This game was created with Unity’s Tanks tutorial. It was the second video game tutorial I completed, continuing my plan to learn game development: completing as many tutorials as possible. This strategy has served me quite well as a beginner to coding, allowing me to familiarize myself to the development environment and the game engine.
Click here for a video demo of the game.
What Went Well
Months ago, I attempted to create a tower defense game but gave up when I couldn’t get my enemy spawner to work correctly. After creating the spawner in the tower defense game, my whole game didn’t work.I couldn’t figure out how to return to an earlier version of my project since I didn’t use version control through GitHub like I do now (as you can see 👀)
This Tanks game also uses a spawner in the game manager to spawn the tanks every round. It was great getting the spawner and game manager to work this time around and makes me want to return to the previous tutorial now that I have more knowledge. When I was originally working on the tower defense tutorial, it was just after I had completed the first tutorial for Cube Run, so I was still completely new to making games with Unity.
What Went Wrong
When testing the game halfway through the tutorial, the tank was getting instantly demolished when I dropped a projectile on it. The game works that if you shoot the projectile from further away, it deals less damage. No matter the distance, the whole tank would just explode and disappear. I figured it was likely a problem with the tank health, tank shooting, or shell explosion script. Eventually, I found that it was the shell explosion script.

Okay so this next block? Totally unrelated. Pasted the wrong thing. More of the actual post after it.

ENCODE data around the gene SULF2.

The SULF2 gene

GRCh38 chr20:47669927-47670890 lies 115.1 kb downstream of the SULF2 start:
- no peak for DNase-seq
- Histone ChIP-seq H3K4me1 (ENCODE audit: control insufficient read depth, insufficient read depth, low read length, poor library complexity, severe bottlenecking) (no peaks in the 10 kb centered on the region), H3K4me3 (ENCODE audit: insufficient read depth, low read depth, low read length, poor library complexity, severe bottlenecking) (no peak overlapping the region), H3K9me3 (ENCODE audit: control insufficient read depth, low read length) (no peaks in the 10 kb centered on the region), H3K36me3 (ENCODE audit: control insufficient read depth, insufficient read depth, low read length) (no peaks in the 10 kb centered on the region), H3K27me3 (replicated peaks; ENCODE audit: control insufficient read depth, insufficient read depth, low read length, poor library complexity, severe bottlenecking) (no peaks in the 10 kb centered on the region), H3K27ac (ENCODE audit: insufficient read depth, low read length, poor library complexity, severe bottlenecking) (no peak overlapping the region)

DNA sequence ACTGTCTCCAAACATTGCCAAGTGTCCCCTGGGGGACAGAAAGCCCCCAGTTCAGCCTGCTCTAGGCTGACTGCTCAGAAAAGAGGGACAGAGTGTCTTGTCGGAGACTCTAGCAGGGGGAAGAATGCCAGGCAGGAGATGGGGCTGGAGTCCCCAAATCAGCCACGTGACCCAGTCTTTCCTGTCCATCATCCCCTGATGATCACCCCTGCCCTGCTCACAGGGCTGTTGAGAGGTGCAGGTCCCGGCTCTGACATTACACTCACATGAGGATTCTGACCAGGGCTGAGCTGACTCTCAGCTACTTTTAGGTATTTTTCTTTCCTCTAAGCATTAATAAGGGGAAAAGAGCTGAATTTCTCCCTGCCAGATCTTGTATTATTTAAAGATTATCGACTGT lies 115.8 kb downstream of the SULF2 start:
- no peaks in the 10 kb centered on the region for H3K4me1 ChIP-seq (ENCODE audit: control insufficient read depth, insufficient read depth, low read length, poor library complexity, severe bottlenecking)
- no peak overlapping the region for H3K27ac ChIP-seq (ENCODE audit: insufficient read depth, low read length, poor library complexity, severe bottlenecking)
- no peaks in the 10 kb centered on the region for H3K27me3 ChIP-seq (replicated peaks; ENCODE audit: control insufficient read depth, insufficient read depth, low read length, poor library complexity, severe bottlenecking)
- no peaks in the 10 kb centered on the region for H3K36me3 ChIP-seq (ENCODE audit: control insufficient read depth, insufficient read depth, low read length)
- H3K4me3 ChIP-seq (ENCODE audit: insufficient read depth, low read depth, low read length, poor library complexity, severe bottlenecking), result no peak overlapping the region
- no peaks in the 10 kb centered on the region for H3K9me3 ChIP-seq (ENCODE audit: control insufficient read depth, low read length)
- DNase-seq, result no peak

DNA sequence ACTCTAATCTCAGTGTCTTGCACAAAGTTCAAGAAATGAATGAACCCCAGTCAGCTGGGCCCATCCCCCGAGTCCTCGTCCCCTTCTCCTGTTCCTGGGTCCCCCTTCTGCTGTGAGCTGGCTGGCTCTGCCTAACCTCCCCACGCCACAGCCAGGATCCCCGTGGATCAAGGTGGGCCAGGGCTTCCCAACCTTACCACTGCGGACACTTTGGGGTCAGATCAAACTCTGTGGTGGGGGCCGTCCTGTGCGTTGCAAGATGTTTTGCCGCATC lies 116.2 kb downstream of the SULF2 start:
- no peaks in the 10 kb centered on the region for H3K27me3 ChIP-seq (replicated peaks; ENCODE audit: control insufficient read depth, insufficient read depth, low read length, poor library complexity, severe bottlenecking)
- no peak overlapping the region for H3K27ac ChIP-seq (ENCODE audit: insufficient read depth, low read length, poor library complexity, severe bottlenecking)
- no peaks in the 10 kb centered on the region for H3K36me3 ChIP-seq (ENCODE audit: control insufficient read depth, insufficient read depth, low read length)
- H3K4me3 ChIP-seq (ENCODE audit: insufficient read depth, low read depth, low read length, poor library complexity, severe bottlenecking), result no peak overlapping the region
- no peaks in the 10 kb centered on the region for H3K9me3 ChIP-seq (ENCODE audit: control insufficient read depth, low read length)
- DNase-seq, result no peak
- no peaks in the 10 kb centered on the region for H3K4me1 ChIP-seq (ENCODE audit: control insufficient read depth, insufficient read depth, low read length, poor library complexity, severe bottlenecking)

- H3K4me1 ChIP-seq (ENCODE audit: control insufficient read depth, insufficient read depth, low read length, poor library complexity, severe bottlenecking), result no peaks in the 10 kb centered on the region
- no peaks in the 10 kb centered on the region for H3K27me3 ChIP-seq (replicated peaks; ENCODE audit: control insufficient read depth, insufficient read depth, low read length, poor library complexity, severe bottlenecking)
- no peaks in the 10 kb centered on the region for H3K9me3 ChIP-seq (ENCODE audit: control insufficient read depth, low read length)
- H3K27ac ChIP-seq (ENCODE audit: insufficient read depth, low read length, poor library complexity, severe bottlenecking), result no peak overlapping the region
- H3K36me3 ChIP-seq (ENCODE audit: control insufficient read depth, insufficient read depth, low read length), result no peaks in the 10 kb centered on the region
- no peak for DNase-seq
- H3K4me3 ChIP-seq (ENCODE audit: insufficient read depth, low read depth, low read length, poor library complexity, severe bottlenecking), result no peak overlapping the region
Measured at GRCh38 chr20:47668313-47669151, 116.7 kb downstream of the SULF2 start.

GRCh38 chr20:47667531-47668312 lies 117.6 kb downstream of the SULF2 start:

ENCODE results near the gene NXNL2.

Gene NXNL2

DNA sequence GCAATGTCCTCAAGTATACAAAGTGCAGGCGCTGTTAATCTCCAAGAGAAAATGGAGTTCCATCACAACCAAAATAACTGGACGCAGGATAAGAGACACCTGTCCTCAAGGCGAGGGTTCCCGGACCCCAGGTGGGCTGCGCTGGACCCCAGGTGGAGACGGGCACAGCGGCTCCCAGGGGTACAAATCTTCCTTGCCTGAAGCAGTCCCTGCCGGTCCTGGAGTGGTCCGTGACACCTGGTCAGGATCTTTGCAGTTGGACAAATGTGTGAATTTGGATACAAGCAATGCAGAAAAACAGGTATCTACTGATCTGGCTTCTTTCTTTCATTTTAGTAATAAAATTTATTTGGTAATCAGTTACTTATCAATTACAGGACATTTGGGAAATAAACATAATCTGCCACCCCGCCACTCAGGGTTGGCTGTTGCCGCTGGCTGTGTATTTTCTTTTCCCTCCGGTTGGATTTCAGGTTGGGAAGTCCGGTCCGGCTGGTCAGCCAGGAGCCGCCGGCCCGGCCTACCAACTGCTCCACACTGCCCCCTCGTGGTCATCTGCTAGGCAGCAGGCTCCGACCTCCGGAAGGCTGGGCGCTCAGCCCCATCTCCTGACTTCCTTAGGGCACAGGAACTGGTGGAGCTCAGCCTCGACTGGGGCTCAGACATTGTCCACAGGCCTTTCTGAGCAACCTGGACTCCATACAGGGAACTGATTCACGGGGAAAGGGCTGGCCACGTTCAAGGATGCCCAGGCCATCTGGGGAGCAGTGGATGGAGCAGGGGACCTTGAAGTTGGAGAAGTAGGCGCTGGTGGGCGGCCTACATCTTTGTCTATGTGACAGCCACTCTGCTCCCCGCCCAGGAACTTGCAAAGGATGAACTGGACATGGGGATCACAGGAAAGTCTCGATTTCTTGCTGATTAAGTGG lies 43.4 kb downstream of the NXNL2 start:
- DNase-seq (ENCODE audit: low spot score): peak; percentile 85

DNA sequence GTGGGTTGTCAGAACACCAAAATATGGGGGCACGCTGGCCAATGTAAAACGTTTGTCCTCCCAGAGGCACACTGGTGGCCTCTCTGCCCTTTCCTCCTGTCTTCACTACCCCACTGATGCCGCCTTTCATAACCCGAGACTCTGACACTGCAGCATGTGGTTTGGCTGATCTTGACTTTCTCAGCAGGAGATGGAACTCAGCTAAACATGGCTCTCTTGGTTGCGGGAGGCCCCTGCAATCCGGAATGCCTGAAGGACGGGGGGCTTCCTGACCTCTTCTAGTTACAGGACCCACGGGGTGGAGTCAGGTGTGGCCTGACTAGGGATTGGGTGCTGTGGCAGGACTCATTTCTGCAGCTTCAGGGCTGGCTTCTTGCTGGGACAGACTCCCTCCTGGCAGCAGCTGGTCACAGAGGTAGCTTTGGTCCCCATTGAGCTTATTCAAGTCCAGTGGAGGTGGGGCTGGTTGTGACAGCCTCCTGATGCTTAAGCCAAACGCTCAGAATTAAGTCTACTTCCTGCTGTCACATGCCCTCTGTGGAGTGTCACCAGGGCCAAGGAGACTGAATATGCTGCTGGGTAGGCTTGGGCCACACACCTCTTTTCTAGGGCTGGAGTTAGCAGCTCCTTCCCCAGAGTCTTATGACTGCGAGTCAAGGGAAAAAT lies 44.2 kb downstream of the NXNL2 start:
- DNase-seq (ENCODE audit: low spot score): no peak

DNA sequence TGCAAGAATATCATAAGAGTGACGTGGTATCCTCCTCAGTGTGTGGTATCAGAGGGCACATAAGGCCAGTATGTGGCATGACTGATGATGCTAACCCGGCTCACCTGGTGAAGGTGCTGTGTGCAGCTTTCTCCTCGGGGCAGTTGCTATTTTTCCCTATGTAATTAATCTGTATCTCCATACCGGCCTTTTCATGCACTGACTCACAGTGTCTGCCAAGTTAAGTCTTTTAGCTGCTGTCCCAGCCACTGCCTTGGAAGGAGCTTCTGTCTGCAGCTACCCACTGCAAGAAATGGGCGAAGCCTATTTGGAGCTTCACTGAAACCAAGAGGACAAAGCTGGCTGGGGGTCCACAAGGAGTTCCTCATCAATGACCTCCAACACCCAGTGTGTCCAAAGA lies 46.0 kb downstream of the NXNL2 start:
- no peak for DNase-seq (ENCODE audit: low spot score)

What I Learned
As my second successful game tutorial, I got to use assets from the asset store from the first time - provided by Unity. In my last project, Cube Run, I created my own assets by adding 3D shapes in the IDE.
Audio mixing was entirely new to me so that was exciting to learn. The few tutorials/games that I worked on before didn’t involve any kind of sound. It was nice to hear the sound effects come through clearly by making the background music duck.
It was also cool to learn to make things vary depending on which tank it was interacting with. For example, each tank makes a different pitched driving sounds so the users can tell just from the sound effects which tank is driving. Also when displaying the points, the round winner, and the game winner, the UI text will match the color of the specific player’s tank.
What to Come Back to
I don’t think I want to adjust anything in this tutorial unless I find any bugs. I’m pretty happy with the way the settings are. It feels more complete than my previous games as it includes many more components.